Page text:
Premier Kathleen Wynne made a few stops in our area last week, including a visit to Jean Vanier Catholic High School in Collingwood.
On Friday, Wynne spoke to the grade 12 students who gathered in the main foyer of the school. The discussion was a town hall meeting where students were encouraged to ask Wynne questions of their own.
The video below was recorded live and captures most of the discussion, but here’s a summary of the questions that were asked (with a recap of Wynne’s responses in italics):
- School closures are becoming a threat across the province. Please tell us what your government is doing to address the issues of school closures, especially in small towns. There are grants to help school boards keep small schools open. School boards must look at the schools in their region and determine what the best configuration is to deliver the best programs to kids.
- As a follow up to the last question, there’s a small school in Markdale, Ontario that is facing closure. Chapman’s Ice Cream is one of the town’s major employers and has offered money to keep the school open. What is your position on corporations supplying funding to support education? This is a challenging issue because I think the last thing we would want in our publicly funded education system is for corporations to dictate program, curriculum, or philosophy. So I will never support private corporations sponsoring the programming in our schools. But in this case my understanding is that Chapman’s is working with the municipality and the board, so I don’t think there’s any problem if the community can come up with a creative way to have other services in a school building, but the school itself is still funded by the Ministry of Education.
- What do you believe needs to be done to foster greater support for members of the LGBT community in schools? You will know that I’m the first women who’s been the Premier of Ontario, and I’m also the first openly gay person who’s the Premier of this province. My whole belief is that in schools we need to foster the most accepting environment possible, and that of course includes LGBTQ, but it also includes people of different backgrounds, races, and abilities. In my opinion, public education is where young people learn about difference, and we learn how to understand each other and how to be accepting people.
- Why do we have standardized testing? The testing is about the system, and about making sure the schools have the right support systems in place for students.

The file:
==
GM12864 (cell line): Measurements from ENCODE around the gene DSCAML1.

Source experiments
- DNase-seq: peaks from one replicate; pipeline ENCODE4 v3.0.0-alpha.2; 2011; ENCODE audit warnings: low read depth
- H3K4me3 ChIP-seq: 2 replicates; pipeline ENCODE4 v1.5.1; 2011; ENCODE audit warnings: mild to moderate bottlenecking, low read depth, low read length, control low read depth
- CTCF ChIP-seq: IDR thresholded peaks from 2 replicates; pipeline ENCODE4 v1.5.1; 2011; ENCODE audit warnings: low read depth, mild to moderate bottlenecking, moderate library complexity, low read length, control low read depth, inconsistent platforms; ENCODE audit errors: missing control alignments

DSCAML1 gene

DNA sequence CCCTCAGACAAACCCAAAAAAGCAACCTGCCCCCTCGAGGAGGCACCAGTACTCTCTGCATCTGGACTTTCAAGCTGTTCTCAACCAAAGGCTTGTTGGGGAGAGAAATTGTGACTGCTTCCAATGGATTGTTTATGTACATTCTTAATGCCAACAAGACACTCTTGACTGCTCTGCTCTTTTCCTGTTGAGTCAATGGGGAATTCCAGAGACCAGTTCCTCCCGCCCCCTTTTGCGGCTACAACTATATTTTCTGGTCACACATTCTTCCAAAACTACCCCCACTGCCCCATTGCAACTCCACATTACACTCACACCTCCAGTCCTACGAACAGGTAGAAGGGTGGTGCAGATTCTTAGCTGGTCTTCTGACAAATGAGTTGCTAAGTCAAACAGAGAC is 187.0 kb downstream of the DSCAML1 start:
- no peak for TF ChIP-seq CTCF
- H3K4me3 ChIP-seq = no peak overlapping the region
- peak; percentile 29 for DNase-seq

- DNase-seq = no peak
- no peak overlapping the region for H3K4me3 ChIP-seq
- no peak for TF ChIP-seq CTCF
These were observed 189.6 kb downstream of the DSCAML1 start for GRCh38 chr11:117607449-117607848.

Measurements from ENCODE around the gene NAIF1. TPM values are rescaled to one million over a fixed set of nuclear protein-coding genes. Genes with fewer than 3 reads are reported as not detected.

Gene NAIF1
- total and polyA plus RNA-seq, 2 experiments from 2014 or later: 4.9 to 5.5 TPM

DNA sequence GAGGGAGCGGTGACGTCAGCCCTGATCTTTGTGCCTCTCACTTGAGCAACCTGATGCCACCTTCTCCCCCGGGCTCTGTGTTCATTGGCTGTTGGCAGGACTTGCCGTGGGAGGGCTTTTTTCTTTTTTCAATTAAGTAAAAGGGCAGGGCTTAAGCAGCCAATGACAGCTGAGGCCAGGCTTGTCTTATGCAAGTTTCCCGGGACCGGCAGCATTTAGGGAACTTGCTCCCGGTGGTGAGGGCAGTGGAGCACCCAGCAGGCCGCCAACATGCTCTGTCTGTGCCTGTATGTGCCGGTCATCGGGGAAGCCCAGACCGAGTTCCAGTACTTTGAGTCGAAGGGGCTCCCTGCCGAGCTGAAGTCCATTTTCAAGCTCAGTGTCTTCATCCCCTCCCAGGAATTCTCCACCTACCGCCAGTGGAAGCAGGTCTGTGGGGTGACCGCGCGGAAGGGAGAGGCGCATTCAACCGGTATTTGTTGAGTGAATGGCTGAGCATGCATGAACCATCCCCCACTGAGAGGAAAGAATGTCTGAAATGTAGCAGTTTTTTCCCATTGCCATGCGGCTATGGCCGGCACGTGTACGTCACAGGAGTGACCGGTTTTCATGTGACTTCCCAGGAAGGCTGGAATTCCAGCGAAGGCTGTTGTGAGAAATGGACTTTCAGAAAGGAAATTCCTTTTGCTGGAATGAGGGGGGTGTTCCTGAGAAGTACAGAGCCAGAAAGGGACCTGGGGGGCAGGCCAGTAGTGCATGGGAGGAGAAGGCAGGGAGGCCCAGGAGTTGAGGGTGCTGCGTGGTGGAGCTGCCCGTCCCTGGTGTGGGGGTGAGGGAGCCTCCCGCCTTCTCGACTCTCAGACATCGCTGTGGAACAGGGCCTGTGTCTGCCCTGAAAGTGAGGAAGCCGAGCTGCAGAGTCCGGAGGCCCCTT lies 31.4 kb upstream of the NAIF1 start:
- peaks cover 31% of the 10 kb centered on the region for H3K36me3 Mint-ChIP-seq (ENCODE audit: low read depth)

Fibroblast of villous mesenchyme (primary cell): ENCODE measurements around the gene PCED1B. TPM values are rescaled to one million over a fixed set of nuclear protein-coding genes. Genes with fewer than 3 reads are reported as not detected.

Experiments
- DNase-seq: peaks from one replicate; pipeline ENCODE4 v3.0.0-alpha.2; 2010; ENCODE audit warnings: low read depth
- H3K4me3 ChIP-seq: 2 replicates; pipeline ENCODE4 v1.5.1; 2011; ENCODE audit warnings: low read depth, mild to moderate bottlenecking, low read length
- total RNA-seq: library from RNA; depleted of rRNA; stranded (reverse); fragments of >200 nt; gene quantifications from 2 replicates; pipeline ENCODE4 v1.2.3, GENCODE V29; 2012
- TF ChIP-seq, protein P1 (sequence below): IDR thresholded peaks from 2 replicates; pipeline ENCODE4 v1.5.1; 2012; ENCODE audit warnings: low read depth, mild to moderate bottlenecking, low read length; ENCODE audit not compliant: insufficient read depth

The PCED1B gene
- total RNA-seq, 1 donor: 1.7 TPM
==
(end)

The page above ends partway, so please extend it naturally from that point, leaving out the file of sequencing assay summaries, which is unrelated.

- Will the tuition assistance program provide support for middle class students? There’s support for students whose families make up to $160,000. Those students will have at least 1/3 of tuition paid, and many will get free tuition or better. There’s a calculator online for students to determine what kind of support they can get based on their specific situation.
- Is the literacy test effective at increasing the literacy rate? The test is successful at giving teachers a better idea to make sure they have the right training and resources in place for students. I don’t believe testing is the most important thing in schools, the test just gives the system information.
- Are there job prospects in the future for our generation? There’s uncertainty in the economy, but Ontario is doing pretty well. Housing prices have gone up and we’re developing plans for that because there’s anxiety about how young people can rent or own homes. We’re also working with the private sector to create jobs.
- What is the plan to increase support when it comes to mental health? We have a mental health strategy that makes sure there’s a person in each school to help. We have also made investments in post-secondary support and are finding ways to help people know where the resources are. We recognize that more money needs to go to mental health initiatives.
- What was your experience in school and how does it compare to now? In some ways there are similarities (great teachers, small town), but the big difference is the access you have to so much more information and the social connectivity.
- In recent news, people were banned from speaking on University campuses. Do you think Universities are going too far? I believe that if there’s not a hateful component, Universities and Colleges are where we should express lots of ideas. But Universities should work to decide, because there’s a line that has to be drawn between free speech and hate.
- Do you like your job? I love my job. I love the chance to meet people across the province and to work with colleagues to better support the province.
Note: Wynne’s responses above are not quoted verbatim. They are paraphrased for the purpose of this article.